What It’s Like Being A Black White House Reporter In Trump’s America, And More 2020 Election Thoughts
Nov. 2 2020, Published 2:50 p.m. ET
The 2020 Presidential election is likely the most pivotal of our lifetime. The fate of equal pay, women’s rights, healthcare, immigrant’s rights, and basic human rights, are at stake on this ballot. We have watched debates, listened to interviews, read multi-page documents filled with political jargon in preparation for this moment.
White House correspondents Yamiche Alcindor and April Ryan joined Jemele Hill for the latest episode of Spotify’s “Jemele Hill is Unbothered.” The trio discussed the 2020 election, being a reporter in Trump’s America, the biggest challenges for a Biden/Harris administration, and Trump’s refusal to leave the White House.
On Being A Black White House Reporter In Trump’s America:
April Ryan: I did not sign up for this, but I stand on the shoulders of my late mother, my late father, my ancestors, and my great-great-grandfather Joseph Brown, who was sold on the auction block in Fayetteville, North Carolina; never knowing that his great-great-granddaughter will be standing in front of the President of the United States, asking questions about our people.
Yamiche Alcindor: I honestly think that being Black is a training ground for doing your job under duress. For a long time, I did not realize it. Black people everywhere, when they walk up to me and ask, how can you possibly put up with this? How can you possibly do your job under duress? I say you are probably doing your job under duress. You probably have a supervisor who has told you something about yourself that is not true.
On The Biggest Challenges For A Biden/Harris Administration:
April Ryan: I think his challenge is the Donald Trump mentality. Even if Donald Trump loses, Trumpism can, and will, remain for a long time; it is not going to be beaten down. It is not going anywhere. The question for me is, how does Joe Biden handle that? How does he bring the forgotten man into this umbrella? They are going to come begrudgingly if they even come. How do you do that? That is his biggest challenge right now. The mindset and the thought of Trumpism.
Yamiche Alcindor: Can Joe Biden convince people that the fear that President Trump has drummed into people all over this country is unfounded? President Trump has convinced a lot of Americans that Democrats are socialists, that there are people who want to take away their rights, that there are people who want to take away their neighborhoods, that they want to abolish the suburbs. There is also the idea that there are people, especially, I will say, in some areas of this country, white people in particular, who are scared of diversity, who are scared of a changing country, and it is a country that is undoubtedly changing.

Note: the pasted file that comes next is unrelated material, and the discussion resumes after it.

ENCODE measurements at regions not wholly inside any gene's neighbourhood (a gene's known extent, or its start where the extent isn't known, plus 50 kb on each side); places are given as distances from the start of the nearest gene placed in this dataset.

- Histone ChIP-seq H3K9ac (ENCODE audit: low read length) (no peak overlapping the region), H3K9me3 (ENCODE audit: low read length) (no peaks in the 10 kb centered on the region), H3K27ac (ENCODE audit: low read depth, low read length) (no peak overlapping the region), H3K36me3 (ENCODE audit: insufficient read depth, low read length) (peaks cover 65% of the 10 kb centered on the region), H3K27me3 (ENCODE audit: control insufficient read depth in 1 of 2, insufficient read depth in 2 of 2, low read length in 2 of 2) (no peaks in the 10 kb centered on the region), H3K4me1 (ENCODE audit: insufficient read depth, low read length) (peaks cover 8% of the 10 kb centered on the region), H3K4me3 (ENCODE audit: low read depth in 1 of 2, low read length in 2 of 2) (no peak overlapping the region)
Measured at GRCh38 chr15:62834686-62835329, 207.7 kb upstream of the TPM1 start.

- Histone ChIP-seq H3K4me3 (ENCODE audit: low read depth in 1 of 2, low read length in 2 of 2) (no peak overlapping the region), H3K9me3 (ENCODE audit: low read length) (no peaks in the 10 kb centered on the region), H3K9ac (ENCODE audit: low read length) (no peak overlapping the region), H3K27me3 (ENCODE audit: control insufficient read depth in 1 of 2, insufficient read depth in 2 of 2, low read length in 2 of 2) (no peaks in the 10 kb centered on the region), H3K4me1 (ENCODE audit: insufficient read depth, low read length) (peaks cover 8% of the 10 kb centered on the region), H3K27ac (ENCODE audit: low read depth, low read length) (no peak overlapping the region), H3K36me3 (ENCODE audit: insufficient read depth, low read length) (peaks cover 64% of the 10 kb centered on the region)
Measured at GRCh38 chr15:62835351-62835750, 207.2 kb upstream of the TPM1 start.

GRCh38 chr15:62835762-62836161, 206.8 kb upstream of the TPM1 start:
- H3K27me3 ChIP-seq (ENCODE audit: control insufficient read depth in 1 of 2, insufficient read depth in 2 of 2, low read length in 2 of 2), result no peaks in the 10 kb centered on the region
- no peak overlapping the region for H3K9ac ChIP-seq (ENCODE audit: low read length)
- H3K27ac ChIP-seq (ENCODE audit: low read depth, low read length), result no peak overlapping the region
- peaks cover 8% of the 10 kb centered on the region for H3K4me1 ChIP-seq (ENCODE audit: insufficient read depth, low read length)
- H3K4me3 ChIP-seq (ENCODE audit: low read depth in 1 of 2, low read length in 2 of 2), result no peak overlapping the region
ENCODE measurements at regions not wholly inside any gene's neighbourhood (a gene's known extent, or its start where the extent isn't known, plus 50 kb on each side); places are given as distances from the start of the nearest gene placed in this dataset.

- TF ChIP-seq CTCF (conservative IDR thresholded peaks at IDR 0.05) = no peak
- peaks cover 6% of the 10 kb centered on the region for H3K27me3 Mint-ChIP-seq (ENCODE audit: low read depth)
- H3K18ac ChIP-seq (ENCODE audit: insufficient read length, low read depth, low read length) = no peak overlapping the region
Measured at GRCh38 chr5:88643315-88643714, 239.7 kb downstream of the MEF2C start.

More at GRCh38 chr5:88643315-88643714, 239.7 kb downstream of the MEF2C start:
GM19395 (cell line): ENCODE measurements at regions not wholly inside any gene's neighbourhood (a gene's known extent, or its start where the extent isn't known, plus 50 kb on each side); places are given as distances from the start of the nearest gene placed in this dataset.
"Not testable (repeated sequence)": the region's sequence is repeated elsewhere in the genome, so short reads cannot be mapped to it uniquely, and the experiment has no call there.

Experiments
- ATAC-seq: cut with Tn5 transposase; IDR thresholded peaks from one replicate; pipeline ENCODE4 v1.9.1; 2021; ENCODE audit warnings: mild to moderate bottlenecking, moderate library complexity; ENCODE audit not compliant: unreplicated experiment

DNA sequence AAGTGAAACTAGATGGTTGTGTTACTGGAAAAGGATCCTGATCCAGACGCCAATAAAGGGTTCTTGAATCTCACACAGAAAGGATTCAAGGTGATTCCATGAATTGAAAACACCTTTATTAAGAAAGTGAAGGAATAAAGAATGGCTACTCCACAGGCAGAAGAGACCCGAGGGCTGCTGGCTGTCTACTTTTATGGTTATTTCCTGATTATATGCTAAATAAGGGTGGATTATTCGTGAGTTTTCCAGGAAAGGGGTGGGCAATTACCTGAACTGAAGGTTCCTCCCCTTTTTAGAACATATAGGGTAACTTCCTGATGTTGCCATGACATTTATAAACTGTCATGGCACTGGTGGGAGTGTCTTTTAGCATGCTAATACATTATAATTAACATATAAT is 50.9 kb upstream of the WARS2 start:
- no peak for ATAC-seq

On Trump Accepting The Election Results:
Yamiche Alcindor: Well, The President has been clear that he feels like if he [isn’t re-elected] that the election is rigged. He has been clear that he wants to put a Supreme Court Justice on the Supreme court to rule in his favor if there is an election challenge. President Trump is thinking of the Supreme Court as his backup plan. Again, objective, not just opinion. In some ways, it is going to be interesting to see what happens on election day and the days, and possibly weeks and months after.
I think that President Trump, if it is a blowout and there is nothing to challenge and he can’t physically ask for a recount, then Republicans probably will not say we need to get a recount, even if it’s not something that can statistically happen, but who knows? I think Republicans, the line they have drawn, including Mitch McConnell, has been this peaceful transfer of power. When the President said that he wouldn’t commit to one, Mitch McConnell and a host of other Republicans said that’s the way America works. When it comes to a peaceful transfer of power, we expect that to happen no matter who wins.
April Ryan: Jemele, I love Yamiche. She’s so cerebral. This is a reality show Yamiche, come on! I have to help you understand this man is not logical. He has already said that he is going to watch, and if he doesn’t like it, he’s going to white knuckle, no orange knuckle, the resolute desk. But let me say this, on January 20th, when there is a split-screen of Joe Biden taking the oath of office and the troops going in, or whatever happens on the other side because Donald Trump is not going to go to the swearing-in ceremony, [because] we know this man. He’s very theatrical. So what’s gonna happen is he’s not gonna leave. I talked to Bill Clinton, Bill Clinton said, “yeah, he’s going to sandbag the place.” He’s going to sandbag the White House; Bill Clinton said this on my Instagram live. He had me laughing. Hillary Clinton said, “yeah and I told Joe Biden not to concede.” This is going to be a reality show to the tenth degree. I talked to Eric Holder last week, former US attorney general. I said, “what’s going to happen?” He said, “look, it’s not going to be any drama.” He said because the peaceful transfer of power will happen. He said, once Joe Biden, if he is elected president on January 20th, all of the codes go to Joe Biden. Trump can’t hold on to that. If you’re staying in the White House, troops just get them out. Joe Biden will officially be president.
What can you do to ensure that we, as a society, continue on a path to equality? Encourage those around you to vote on November 3rd and beyond. Vote in your local elections. Talk to your friends and family who are not into politics. Ask them what they need, and lead them to candidates with those ideologies. Communicate your needs to elected officials and hold them accountable. Together, we can win.
Listen to the full episode below: